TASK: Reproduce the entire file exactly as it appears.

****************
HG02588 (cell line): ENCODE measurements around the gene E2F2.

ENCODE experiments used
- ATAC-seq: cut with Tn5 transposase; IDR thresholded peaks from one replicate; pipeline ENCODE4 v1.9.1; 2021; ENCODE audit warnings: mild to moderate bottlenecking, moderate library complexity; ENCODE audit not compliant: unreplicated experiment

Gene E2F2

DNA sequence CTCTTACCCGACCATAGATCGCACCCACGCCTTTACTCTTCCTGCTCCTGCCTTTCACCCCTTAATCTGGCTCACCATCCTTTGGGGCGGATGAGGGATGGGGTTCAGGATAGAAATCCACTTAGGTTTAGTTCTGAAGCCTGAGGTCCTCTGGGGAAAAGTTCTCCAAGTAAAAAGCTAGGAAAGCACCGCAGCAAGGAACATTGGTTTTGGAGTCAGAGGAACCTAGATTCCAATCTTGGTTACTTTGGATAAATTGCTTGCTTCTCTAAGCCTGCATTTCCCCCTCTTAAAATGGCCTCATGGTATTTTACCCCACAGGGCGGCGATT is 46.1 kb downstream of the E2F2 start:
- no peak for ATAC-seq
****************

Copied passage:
HG02588 (cell line): ENCODE measurements around the gene E2F2.

ENCODE experiments used
- ATAC-seq: cut with Tn5 transposase; IDR thresholded peaks from one replicate; pipeline ENCODE4 v1.9.1; 2021; ENCODE audit warnings: mild to moderate bottlenecking, moderate library complexity; ENCODE audit not compliant: unreplicated experiment

Gene E2F2

DNA sequence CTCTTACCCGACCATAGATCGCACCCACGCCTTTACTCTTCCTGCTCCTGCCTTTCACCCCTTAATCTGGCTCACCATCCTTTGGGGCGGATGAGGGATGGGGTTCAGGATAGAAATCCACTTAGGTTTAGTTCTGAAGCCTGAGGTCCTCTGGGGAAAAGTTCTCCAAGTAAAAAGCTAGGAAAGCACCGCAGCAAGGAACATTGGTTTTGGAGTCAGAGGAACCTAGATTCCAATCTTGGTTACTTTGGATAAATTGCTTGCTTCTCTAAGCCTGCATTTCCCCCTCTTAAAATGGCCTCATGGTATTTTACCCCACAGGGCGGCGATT is 46.1 kb downstream of the E2F2 start:
- no peak for ATAC-seq